Vincent Safuto’s Weblog

Notes and observations

Military enters modern era regarding smoking

While reading on the news wires that the Navy is moving forward with a smoking ban on submarines, it caused me to consider just how much the military has changed since I served.

And despite the military’s insistence that it is not following trends in the “slimy” civilian world, the reality is that there have been many, many changes.

For example, women. Back in the late 1990s, I was working for the Boca Raton News as a copy editor and business editor. I got a call from the public information officer of the aircraft carrier USS John F. Kennedy informing me that the captain of the ship was coming to speak to Boca Raton High School’s Navy Junior ROTC classes. Could I send a reporter?

I got permission from the editor to go and cover the story myself, and suddenly I was the beat reporter for the JROTC at the school. I also got to go with them on a tour of a gigantic aircraft carrier, the USS John C. Stennis. Two busloads of high school kids, chaperones and one reporter rode down to Port Everglades in Fort Lauderdale, and I got on the biggest thing I’d ever seen in my life.

Mind you, I had served on the USS Tarawa, an LHA, but this ship was enormous and mostly empty, with only a few planes aboard. The hangar deck was gigantic, but the flight deck just blew my mind. I gravitated to the Marine detachment, introduced myself, and showed them some rifle drill.

One thing that also blew my mind was the presence of women. About a fifth of the ship’s company was women. I remembered back when ships were almost all male-only. The Tarawa had had three women aboard, and despite their low rank they lived in officer country on the ship. They got off the ship before we went into the Indian Ocean.

The women on the Stennis worked in many of the jobs the men had, and the ship had separate quarters for each gender. It was just different from what I had experienced in my service.

Many of the comments directed at articles about the Navy’s plan for a smoking ban on submarines were along the lines of “we have so much stress, we need to smoke to calm down.” One fellow noted that in every World War II movie, you see the troops smoking.

Well, back then there wasn’t the awareness of the danger of smoking that there is today. It is a fact that the American Medical Association knew that smoking caused health problems, but the AMA allowed doctors to appear in ads, as did nurses, endorsing certain brands of cigarettes. Smoking was considered mostly harmless, and much was made of certain characteristics, such as “scarcely a cough in a carload” or “it’s toasted.”

In fact, the famous “Reach for a Lucky instead of a sweet” campaign aroused the ire of candy makers, who complained to the Federal Trade Commission that it was unfair that Lucky Strike could make that claim in ads.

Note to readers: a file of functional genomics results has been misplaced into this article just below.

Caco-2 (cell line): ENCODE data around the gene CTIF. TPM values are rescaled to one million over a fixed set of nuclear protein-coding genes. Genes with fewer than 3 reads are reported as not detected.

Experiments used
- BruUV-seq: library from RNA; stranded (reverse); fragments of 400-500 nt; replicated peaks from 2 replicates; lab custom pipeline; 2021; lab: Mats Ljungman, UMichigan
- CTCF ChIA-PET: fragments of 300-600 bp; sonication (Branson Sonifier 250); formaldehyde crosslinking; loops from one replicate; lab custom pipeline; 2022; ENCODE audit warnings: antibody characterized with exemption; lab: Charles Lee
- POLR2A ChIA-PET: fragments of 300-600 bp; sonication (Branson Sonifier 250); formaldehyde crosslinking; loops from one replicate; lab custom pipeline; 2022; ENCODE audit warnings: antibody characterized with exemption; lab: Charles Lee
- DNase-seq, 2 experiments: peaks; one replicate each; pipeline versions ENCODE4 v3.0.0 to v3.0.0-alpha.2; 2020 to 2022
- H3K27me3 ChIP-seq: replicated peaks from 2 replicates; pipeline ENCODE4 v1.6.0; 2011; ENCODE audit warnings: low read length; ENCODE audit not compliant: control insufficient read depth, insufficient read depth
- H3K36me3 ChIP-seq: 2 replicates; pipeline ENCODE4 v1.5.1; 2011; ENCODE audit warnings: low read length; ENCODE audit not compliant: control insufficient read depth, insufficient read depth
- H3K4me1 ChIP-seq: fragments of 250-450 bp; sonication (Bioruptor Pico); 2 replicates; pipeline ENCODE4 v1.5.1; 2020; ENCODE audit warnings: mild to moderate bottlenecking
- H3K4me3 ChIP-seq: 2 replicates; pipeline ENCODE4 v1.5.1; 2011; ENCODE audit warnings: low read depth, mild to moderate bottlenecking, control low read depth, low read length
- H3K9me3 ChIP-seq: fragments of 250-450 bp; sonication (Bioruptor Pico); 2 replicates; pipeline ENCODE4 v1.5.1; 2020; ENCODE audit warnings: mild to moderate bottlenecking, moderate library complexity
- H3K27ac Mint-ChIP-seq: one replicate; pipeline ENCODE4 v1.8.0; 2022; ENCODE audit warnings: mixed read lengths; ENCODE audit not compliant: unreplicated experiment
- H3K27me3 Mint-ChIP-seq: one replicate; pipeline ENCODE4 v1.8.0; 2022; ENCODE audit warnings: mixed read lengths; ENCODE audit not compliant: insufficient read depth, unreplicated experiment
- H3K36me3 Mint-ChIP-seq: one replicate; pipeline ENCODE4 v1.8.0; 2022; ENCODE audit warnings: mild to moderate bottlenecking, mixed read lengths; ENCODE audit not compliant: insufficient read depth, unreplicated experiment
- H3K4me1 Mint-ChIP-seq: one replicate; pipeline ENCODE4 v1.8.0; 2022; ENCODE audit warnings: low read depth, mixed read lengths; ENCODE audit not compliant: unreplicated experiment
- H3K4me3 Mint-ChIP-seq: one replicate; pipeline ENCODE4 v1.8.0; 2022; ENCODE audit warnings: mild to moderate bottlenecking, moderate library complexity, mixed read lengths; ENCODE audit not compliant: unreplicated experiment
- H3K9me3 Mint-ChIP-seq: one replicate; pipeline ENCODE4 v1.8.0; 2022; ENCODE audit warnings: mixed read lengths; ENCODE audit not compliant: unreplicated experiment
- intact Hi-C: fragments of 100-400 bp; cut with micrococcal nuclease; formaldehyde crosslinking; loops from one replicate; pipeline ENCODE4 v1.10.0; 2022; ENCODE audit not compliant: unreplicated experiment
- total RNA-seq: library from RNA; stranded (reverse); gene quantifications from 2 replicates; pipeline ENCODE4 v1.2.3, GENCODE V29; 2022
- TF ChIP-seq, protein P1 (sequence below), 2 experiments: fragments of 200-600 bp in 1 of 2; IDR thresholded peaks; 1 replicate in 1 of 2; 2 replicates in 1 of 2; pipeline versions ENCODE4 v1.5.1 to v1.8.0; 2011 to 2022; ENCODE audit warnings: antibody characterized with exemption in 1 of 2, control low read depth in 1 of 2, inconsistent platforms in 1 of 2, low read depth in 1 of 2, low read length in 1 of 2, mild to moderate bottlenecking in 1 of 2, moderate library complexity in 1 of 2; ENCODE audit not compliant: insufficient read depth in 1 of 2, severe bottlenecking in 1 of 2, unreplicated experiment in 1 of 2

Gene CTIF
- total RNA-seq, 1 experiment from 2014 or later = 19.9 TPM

At the peak, about 70 percent of the American adult population smoked, and much was made of the troops lighting up in combat. In fact, when I was taking the most basic infantry training at Parris Island, there was instruction on how to light a cigarette while out on guard and required to maintain light discipline. Not smoking didn’t seem to be an option.

I never smoked cigarettes, and my parents had quit smoking before I was on my way to Parris Island.

I felt kind of sorry for the recruits who smoked because while smoking was not banned for recruits, it was severely limited. It’s not fun being around someone who’s dying for a smoke but who cannot have one. I remember one really awful day when I was detailed with several others from my platoon for the base laundry. One recruit kept requesting a cigarette break, and the sergeant in charge (not a drill instructor) kept saying no, until finally he was worn down.

“Take out a cigarette,” he said to the recruit. The recruit did so.

“Give it to me,” the sergeant said to the recruit, and the recruit complied.

The sergeant broke the cigarette in half, gave it back to the recruit and said, “That’s your cigarette break.”

On another occasion, a recruit kept saying over and over, “Did I hear, ‘Smokers, draw one.’?” He didn’t.

My sympathy for smokers declined after I had to be part of details to pick up cigarette butts. I thought only smokers should be on those details and was tempted to inform the drill instructors of my views, but decided that spending the rest of my life doing bends-and-thrusts and leg-lifts was not worth being clever to a man with all those ribbons on his chest.

There will come a time when there will be no more smokers in the military, and that will be a great day for the military and its people. Troops may complain about their freedom being taken away, but smoking is a dubious freedom that will come back and haunt them in the end.

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May 17, 2010 - Posted by | Living in the modern age | , , , , ,

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